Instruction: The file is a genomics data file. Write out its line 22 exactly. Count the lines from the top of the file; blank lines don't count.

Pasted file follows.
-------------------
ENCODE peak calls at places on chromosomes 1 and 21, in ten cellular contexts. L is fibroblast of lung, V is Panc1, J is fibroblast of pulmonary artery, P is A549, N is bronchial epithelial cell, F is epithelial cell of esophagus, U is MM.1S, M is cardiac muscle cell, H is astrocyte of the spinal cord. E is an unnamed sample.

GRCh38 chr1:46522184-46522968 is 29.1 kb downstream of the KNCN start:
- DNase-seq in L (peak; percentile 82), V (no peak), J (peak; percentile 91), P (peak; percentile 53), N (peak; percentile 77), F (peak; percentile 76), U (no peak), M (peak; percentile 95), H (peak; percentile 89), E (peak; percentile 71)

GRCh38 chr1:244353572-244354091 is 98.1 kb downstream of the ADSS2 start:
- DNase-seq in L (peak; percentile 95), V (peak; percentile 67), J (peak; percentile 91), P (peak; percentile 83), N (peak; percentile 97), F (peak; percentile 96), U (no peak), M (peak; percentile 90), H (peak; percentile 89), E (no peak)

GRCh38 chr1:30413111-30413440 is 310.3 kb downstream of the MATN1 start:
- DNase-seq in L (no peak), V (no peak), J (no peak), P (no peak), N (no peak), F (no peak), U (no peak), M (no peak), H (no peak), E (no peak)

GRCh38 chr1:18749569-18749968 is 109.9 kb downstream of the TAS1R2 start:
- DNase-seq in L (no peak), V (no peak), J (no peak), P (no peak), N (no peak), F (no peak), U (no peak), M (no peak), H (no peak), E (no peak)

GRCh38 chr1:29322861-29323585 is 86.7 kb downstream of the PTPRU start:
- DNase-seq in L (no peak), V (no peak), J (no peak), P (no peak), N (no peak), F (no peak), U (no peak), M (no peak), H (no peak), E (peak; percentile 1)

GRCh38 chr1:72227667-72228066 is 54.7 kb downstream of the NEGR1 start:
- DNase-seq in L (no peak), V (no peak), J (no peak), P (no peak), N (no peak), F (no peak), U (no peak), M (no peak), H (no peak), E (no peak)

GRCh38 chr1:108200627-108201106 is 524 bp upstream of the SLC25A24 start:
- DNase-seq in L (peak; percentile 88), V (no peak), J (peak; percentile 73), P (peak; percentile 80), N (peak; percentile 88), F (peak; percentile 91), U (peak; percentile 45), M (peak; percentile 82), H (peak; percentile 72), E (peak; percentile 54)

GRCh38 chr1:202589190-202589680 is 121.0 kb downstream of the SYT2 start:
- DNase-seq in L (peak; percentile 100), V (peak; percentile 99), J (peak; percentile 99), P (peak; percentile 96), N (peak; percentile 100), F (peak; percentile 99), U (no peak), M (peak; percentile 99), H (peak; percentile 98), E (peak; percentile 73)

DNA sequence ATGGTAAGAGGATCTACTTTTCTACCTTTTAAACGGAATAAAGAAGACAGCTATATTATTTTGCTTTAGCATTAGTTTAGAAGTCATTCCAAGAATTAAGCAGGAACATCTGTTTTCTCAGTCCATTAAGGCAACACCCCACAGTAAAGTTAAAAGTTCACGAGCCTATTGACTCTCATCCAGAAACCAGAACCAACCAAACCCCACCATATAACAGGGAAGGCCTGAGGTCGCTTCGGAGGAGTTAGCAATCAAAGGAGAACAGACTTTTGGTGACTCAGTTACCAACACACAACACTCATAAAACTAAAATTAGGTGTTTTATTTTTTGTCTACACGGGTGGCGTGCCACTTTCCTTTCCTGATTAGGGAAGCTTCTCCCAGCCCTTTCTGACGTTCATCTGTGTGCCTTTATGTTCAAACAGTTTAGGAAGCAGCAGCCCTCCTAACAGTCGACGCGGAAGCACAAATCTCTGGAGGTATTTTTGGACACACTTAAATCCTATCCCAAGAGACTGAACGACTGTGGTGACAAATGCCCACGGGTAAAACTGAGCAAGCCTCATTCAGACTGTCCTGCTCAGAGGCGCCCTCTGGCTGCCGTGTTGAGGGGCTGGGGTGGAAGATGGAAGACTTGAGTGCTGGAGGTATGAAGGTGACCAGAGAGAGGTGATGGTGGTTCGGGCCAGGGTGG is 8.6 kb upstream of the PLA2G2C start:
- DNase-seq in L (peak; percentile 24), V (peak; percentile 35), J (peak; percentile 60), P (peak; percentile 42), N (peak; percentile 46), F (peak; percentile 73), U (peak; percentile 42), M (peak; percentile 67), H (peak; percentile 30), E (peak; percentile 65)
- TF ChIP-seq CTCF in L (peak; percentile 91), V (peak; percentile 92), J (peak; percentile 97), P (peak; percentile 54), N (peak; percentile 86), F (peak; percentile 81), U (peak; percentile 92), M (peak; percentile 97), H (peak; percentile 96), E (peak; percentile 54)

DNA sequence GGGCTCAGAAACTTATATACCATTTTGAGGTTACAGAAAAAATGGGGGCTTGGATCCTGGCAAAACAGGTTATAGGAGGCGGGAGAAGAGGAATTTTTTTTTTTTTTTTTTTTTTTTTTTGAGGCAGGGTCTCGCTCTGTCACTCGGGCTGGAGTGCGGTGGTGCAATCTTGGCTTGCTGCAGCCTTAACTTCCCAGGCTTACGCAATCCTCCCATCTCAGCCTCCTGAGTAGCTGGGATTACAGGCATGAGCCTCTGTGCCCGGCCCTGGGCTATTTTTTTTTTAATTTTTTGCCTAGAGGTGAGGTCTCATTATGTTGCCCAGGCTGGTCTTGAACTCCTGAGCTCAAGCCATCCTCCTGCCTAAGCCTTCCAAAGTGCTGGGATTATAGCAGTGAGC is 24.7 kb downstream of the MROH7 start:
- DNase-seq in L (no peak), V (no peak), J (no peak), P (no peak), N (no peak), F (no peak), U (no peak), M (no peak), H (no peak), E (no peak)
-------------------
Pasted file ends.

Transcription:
- DNase-seq in L (no peak), V (no peak), J (no peak), P (no peak), N (no peak), F (no peak), U (no peak), M (no peak), H (no peak), E (no peak)